Today's Lectionary Text
Genesis 5:27Thus all the days of Methuselah were nine hundred sixty-nine years, and he died.
Why are people so old in the book of Genesis? Methuselah is the oldest man mentioned in the Bible. He was Noah’s grandfather, who lived to 600. It appears that each successive generation lived a little shorter than the previous one, until after Abraham, ages seemed to settle down to what we might call a more “normal” life span.
So why were these patriarchs so old? Some people say it’s because with each generation people were farther from the perfection of the Garden of Eden, and so sin made them live shorter lives. Other people say it’s all symbolic, that length of age was a sign of authority and so ages were inflated. Others think the whole thing is a mistranslation.
You know what I think? I think after a hundred years or so, people just got bored. I mean, what do you do for a thousand years? You have a family, a career, you see a few sights, and then…what? Pick up some new hobbies? Try to keep track of all your great great great great grandkids?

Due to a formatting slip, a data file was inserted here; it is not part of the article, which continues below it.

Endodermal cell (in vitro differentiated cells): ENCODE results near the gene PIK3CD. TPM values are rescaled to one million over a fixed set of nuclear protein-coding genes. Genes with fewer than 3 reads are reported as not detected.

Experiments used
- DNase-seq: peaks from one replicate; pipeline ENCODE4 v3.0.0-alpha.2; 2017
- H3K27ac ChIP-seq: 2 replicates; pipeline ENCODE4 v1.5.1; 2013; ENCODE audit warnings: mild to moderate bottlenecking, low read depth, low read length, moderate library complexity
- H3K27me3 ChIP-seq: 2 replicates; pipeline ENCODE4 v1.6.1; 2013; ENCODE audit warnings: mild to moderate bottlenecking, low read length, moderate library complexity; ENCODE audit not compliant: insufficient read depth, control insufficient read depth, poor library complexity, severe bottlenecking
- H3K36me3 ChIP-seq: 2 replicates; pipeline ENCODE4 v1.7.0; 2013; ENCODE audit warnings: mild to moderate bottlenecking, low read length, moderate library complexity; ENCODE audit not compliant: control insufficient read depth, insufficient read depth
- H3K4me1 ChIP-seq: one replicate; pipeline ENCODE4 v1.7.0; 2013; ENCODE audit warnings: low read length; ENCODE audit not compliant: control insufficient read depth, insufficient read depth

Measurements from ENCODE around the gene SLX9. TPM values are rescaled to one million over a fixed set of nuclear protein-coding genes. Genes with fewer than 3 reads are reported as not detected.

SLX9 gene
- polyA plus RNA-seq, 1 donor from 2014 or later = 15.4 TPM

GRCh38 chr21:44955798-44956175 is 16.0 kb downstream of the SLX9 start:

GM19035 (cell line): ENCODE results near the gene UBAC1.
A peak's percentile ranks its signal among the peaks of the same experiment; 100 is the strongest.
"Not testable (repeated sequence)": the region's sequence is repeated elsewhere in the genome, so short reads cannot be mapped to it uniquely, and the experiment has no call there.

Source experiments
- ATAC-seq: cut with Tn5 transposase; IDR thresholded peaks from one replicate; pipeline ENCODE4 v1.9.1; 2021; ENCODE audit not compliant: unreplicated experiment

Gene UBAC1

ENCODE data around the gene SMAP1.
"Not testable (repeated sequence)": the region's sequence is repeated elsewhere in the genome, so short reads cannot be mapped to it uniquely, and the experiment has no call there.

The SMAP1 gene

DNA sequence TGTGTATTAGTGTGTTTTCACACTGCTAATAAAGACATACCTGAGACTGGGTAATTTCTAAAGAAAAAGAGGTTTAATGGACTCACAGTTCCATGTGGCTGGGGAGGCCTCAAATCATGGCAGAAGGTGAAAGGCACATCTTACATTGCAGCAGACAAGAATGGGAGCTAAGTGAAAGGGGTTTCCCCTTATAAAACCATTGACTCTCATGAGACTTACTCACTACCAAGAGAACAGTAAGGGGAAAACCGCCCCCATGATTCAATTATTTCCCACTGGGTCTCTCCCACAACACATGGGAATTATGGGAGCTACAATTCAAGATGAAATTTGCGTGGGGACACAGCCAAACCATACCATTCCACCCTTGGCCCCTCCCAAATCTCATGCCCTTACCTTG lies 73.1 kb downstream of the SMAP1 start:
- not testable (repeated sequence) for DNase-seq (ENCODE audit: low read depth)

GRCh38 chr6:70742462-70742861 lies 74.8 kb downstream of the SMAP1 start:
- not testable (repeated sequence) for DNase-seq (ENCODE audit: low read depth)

With all that time on your hands you could study a lot and become really smart, I suppose, but I can’t remember how to pair my phone with my earbuds, let alone recall any of my 8th grade geometry. You could write books or produce works of art, but I’ve found that creativity comes in waves, and who knows how long inspiration would last?
As I enter into my mid-50s, I’ve come to look at life as finite, that my story will indeed come to an end someday. That troubles me sometimes, to realize that life is passing me by, but would I really want to live past 100 or even 120 years? I don’t know.
It’s called a lifespan for a reason. It spans the course of days, years, decades. There is time for every purpose under heaven. Sometimes life is cut short way too soon, but for many people there is an arc to life -- a beginning, middle, and an end. When my time is up, I will move into a new way of living, something God alone can see, but something beautiful.
This life, here on earth, is a wonderful experience, but we have built-in limits that seem fitting to me. Here’s what God says in Genesis 3:19: "By the sweat of your face you shall eat bread until you return to the ground, for out of it you were taken; you are dust, and to dust you shall return."
-- Rev. Mitch Todd
Prayer for Reflection
Dear Lord, thank you for giving us a life worth living. Amen.
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